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I personally wouldnt put a safe in a shed. No way the floor will take the weight, humidity issues and less security than inside the home. Keep the lawnmower in the shed. Keep the safe and contents in the house.
To be fair, the shed is our workshop, for reloading and what not. This isn't your normal garden shed style building.
 
Is your shed on a slab or piers? If on slab and you can fit under there, 4 bottle jacks and some bracing directly under the safe. Space them accordingly if you (I hope you are) plan on bolting down your safe.
 
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Review the various considerations when 'putting it in the garage' as I've seen a number of saddog stories about the ease of unauthorized access via weak link garage door/etc. then driving up next to the victim/safe.
It's a detached structure that houses my office space and brewery. There is no rollup door access.
 
To be fair, the shed is our workshop, for reloading and what not. This isn't your normal garden shed style building.
Gotcha. I’m quite familiar with Tuff Shed stuff. They do make some fairly stout buildings, but they also make crap that barely qualifies as a “building”.
 

jbett98

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I've injected expandable urethane foam through small holes drilled in the floor of a Tuff Shed to stiffen it up.
 
It's stick built. Not sure what you are looking at.
They’re all stick built. Their larger “shop” style ones are pretty good, the smaller ones for lawnmowers and such are pretty flimsy for a 1000+ pound safe.

That’s all I was trying to say. Good luck with your project!
 

jbett98

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A common complaint with Tuff Sheds is that the hinges aren't heavy duty enough compared to the weight of the doors, which results in them sagging over time.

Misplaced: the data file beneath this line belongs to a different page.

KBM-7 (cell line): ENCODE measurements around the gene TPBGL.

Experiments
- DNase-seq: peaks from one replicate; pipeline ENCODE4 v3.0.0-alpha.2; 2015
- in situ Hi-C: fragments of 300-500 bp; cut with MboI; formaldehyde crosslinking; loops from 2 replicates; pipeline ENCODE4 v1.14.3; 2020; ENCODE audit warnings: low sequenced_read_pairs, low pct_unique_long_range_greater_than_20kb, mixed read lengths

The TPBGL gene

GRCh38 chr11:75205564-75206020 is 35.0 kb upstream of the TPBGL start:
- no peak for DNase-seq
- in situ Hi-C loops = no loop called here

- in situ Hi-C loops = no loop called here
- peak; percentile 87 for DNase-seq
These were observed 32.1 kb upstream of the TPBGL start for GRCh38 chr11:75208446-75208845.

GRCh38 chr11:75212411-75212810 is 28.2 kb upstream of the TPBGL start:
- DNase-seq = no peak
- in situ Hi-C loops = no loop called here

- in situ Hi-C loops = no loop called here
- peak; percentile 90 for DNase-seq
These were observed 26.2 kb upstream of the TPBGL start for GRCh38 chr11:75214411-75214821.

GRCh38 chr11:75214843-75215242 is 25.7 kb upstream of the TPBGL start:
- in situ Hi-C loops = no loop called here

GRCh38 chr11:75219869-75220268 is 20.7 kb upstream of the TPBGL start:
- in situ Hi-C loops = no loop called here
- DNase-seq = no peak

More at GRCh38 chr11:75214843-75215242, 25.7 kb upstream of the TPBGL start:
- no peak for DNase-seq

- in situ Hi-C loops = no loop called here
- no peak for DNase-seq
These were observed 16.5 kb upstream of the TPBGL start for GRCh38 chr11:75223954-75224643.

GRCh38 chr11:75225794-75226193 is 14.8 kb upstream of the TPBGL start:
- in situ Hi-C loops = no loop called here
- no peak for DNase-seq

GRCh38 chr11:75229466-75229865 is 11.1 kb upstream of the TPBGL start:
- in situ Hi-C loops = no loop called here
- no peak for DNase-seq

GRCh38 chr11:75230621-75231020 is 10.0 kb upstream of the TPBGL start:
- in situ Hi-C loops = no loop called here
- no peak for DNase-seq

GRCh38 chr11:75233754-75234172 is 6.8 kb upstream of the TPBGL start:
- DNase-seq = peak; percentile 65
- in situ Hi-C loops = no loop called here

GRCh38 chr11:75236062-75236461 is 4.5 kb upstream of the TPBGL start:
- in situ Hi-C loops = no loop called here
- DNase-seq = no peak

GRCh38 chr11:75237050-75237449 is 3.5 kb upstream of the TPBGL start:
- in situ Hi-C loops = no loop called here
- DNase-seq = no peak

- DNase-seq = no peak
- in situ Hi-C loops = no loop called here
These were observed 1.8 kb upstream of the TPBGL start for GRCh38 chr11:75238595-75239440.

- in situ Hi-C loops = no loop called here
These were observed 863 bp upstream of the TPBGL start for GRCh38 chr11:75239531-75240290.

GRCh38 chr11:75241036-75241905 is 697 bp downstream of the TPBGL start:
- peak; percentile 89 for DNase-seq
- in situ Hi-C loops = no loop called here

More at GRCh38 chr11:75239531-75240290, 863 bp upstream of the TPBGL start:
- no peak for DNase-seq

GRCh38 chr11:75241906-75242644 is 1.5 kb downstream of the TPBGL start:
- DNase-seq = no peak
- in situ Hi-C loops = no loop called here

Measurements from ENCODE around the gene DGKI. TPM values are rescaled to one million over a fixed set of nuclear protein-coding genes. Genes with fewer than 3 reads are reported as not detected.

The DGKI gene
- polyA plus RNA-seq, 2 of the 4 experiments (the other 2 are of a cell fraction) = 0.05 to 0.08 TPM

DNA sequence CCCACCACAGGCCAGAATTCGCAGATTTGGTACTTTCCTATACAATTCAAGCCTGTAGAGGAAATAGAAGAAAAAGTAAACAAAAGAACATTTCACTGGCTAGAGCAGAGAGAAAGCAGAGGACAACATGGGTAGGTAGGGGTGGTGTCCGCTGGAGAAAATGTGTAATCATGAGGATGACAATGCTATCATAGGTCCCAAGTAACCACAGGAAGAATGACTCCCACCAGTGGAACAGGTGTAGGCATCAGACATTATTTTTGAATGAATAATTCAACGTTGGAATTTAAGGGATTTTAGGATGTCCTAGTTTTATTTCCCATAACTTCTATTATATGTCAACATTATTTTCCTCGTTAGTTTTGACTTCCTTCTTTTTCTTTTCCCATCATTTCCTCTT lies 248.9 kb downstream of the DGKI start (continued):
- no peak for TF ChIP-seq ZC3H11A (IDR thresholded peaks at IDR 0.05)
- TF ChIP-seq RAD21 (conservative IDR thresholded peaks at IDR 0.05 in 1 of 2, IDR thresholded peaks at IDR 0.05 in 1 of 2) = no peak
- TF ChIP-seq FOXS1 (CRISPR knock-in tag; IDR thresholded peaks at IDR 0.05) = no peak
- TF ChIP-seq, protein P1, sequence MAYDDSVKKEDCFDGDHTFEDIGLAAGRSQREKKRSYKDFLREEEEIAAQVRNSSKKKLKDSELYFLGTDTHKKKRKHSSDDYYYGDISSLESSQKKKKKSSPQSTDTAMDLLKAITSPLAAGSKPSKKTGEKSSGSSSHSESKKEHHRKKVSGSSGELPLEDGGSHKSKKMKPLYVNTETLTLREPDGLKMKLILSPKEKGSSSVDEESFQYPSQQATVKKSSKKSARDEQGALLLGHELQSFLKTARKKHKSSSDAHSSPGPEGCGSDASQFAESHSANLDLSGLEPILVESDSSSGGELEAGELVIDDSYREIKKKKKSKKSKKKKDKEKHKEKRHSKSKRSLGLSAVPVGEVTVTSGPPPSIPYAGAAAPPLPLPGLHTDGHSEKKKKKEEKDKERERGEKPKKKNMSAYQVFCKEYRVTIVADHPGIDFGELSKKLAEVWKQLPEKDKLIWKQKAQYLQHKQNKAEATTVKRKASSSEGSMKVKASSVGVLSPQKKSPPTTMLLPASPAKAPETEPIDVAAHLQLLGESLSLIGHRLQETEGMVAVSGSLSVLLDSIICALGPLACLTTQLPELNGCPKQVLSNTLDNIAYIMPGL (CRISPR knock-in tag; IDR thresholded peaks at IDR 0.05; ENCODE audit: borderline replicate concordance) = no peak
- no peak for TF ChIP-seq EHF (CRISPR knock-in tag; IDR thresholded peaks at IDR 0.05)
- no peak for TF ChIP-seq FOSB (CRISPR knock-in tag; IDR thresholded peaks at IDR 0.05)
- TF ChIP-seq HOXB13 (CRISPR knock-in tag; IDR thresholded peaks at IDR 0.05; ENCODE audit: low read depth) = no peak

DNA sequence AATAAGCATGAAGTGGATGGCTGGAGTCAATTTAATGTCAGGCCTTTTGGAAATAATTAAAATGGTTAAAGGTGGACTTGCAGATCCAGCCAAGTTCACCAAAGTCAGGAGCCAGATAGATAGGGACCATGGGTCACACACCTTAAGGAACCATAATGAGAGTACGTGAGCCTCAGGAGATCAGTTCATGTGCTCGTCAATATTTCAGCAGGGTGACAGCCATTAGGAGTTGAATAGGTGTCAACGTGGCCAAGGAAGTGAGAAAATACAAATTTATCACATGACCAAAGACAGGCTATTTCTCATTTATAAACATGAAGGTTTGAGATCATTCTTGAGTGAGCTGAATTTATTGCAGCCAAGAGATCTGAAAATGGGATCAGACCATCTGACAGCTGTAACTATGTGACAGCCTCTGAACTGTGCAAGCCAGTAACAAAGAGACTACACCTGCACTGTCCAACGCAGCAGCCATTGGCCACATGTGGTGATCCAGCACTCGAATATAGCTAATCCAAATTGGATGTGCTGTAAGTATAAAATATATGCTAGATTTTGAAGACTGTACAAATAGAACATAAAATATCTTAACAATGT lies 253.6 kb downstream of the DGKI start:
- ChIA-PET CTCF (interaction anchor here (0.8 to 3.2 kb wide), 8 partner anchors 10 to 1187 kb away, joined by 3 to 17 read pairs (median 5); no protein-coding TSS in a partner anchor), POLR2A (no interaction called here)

A common complaint with Tuff Sheds is that the hinges aren't heavy duty enough compared to the weight of the doors, which results in them sagging over time.
Yep, and I've been in several that had sagging floors with a fairly normal amount of yard tools and such.
 
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To the folks placing a safe on a sheet of plywood to "spread the load," please be aware that it would take a very thick cross section with a large footprint area to reduce stress appreciably. The "stress pyramid" below a concentrated load is reduced little to none with a thin sheet and a thin/flexible sheet will not have a stress transferred to it equally over its entire area. A better idea is to sister the floor joists below it if possible and to ensure it is away from center of span. A large safe might not appear to cause damage to a flooring system initially but creep will sag an entire house corner if not careful.

In the case of a shed with concrete slab on grade or perhaps some shallow spread footings, you're still not out of the woods. A heavy safe placed in the corner will cause differential settlement and structure damage if the slab's granular base is insufficient or the soil below contains organics, wasn't properly dried, or contains fill of questionable origin.
 

ZigZagZeke

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From my findings many state that average sheds can hold 20lbs per square foot. Supposedly giving the average shed about a 2400lbs weight capacity.
That's sounds about right for 2x8 construction. If your safe takes up 10 square feet and weighs 400# that's about twice what the joists should be able to support. I would look at adding some pier blocks under the joists directly beneath the safe.
 
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